Impact of non-alcoholic fatty liver disease and smoking on colorectal polyps | Chen | Oncotarget

INTRODUCTION

Colorectal cancer is regarded as one of the most common human malignancies and the second leading cause of cancer-related death worldwide [13]. Colon polyps may transform into carcinoma due to genetic mutations [4]. The incidence of colorectal polyps has been rising dramatically over the past decades [5]. Colonoscopy and polypectomy are considered efficient methods to detect colorectal polyps and decrease the incidence of cancer [6]. Accumulating evidence has demonstrated that common risk factors, such as male gender, age, family history, metabolic syndrome (MS), insulin resistance, non-alcoholic fatty liver disease (NAFLD), smoking, alcohol consumption, diet and lifestyle contribute to the development of colorectal polyps [79].

Studies describing the mechanisms underlying the association between various risk factors and colorectal polyps are abundant and complex. The crucial role of insulin resistance and chronic inflammation in the occurrence and carcinogenesis of colorectal polyps has been reported in several experimental and observational studies [8, 1013]. Bu-Tian Ji et al. demonstrated that smoking significantly increases the risk of both hyperplasic and adenomatous polyps [14]. The possible mechanisms by which colorectal polyps arise in individuals who smoke comprise insulin resistance, inflammation and oxidative stress [13, 15]. Moreover, NAFLD has been revealed as a risk factor for the prevalence of colorectal adenomatous polyps by several cohort studies [16, 17]. It is generally recognized that chronic inflammatory state and insulin resistance have crucial roles in the development of NAFLD [16]. Consequently, a similar mechanism may be involved behind the increase in the prevalence of colorectal polyps in the presence of NAFLD and smoking.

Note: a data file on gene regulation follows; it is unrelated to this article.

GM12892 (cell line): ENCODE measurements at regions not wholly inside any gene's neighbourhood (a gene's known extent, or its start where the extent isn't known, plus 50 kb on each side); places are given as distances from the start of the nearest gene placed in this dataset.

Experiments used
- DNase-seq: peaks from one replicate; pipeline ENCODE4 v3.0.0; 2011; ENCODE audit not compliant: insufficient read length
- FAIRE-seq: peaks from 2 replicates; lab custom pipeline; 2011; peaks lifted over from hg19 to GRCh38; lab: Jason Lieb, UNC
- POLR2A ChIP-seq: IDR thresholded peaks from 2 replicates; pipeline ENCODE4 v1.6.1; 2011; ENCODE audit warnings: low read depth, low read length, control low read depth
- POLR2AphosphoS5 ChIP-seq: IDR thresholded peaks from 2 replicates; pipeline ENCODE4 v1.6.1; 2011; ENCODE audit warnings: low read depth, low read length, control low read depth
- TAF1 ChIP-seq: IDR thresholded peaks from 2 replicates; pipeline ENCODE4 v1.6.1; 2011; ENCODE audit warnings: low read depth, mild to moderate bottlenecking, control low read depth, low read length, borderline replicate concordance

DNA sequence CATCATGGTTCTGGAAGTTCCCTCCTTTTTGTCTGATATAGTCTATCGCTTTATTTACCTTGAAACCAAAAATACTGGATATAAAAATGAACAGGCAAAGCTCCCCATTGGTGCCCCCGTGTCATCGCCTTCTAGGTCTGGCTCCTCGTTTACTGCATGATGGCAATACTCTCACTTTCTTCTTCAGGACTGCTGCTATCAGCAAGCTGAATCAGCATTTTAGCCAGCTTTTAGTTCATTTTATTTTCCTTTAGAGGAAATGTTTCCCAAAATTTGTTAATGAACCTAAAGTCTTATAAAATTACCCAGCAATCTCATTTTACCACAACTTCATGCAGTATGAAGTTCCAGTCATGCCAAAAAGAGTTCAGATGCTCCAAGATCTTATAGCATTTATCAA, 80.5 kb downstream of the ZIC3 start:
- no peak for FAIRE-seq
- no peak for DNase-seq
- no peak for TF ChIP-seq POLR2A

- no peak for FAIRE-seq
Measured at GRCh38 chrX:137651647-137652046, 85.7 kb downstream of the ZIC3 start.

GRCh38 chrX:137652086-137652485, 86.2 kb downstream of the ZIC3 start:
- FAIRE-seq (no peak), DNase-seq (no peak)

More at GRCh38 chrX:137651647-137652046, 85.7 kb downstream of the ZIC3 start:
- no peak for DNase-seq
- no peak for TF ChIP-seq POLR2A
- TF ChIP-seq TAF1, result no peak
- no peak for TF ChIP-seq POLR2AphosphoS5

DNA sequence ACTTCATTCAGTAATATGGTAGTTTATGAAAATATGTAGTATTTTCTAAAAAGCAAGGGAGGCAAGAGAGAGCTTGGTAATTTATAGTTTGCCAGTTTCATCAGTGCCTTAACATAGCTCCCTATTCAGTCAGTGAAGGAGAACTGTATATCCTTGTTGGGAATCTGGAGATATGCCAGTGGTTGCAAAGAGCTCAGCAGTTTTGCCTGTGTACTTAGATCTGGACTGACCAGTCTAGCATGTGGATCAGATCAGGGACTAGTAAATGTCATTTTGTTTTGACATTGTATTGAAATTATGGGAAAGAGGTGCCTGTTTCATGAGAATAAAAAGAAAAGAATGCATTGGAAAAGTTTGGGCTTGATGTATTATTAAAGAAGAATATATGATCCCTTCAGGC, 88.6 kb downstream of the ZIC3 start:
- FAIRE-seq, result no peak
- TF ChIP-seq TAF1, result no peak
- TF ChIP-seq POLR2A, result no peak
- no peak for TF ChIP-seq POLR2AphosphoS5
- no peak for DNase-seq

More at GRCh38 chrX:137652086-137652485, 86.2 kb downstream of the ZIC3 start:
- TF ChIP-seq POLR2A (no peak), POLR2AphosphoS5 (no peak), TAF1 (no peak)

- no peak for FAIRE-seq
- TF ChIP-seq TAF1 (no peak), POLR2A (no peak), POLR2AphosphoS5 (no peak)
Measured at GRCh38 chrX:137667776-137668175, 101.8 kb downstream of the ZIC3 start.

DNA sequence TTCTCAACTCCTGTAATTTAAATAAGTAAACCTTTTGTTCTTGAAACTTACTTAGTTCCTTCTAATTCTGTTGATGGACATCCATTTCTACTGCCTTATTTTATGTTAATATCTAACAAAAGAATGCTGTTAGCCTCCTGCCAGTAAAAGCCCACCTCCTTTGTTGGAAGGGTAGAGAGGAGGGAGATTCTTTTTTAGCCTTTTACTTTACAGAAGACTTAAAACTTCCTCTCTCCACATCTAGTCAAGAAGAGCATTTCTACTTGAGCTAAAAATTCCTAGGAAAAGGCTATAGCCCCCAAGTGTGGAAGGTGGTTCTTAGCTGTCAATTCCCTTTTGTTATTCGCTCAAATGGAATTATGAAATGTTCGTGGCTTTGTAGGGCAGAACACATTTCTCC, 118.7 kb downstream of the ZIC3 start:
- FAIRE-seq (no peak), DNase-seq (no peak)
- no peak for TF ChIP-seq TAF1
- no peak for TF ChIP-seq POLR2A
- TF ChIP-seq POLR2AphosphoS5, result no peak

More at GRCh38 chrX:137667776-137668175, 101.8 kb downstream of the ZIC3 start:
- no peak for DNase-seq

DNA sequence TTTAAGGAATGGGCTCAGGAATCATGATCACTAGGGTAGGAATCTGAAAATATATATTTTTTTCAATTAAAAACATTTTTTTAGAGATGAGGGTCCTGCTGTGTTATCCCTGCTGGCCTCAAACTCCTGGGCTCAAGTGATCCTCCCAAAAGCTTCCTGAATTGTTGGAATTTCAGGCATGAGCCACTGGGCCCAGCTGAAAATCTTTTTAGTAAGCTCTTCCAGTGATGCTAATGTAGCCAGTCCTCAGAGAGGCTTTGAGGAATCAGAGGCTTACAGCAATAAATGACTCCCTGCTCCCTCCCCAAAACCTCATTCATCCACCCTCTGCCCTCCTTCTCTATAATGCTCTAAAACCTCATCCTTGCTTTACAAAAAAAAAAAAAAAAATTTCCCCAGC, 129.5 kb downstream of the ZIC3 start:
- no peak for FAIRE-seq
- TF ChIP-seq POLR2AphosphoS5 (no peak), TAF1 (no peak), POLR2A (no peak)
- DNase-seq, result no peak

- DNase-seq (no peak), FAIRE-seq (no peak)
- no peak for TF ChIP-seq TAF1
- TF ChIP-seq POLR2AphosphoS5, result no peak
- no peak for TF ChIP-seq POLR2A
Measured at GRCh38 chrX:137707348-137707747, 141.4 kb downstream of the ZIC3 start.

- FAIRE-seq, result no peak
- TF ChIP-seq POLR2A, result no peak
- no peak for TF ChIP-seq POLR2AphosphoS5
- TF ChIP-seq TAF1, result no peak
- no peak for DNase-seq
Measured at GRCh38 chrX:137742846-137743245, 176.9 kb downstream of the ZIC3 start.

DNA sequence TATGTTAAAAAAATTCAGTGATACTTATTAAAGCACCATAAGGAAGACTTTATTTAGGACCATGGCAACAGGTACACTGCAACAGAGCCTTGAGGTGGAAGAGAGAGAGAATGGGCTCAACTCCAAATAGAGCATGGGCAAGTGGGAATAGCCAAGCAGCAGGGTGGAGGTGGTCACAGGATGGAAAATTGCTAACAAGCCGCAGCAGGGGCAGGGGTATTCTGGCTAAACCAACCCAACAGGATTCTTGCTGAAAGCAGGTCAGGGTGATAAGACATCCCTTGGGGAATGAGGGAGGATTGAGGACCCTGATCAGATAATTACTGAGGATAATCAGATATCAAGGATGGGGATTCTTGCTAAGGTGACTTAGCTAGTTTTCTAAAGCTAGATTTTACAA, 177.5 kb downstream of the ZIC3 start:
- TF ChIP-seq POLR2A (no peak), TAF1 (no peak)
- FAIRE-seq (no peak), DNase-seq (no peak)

Men with NAFLD and smoking habits should be carefully monitored for the incidence of colorectal polyps. A cohort study by Claudia et al. reported that 1091 NAFLD patients enrolled in the non-alcoholic steatohepatitis clinical research network (NASH CRN) studies with liver biopsies exhibited accelerated progression of liver disease in the presence of smoking [18]. A recent cross-sectional study reported that smoking habit and fatty liver had a synergistic effect on MS, and the risk of MS increased by 9.5-fold in smokers with fatty livers relative to non-smoke without fatty livers [19]. NAFLD and smoking in men (NSM) may increase the prevalence of colorectal polyps. However, the association between NSM and colorectal polyps remains unknown. According to a cross-sectional survey of tobacco use among adults in China, which was carried out by the Global Adult Tobacco Survey (GATS), only 2.4% of women were smokers, whereas 52.9% of men were smokers [20].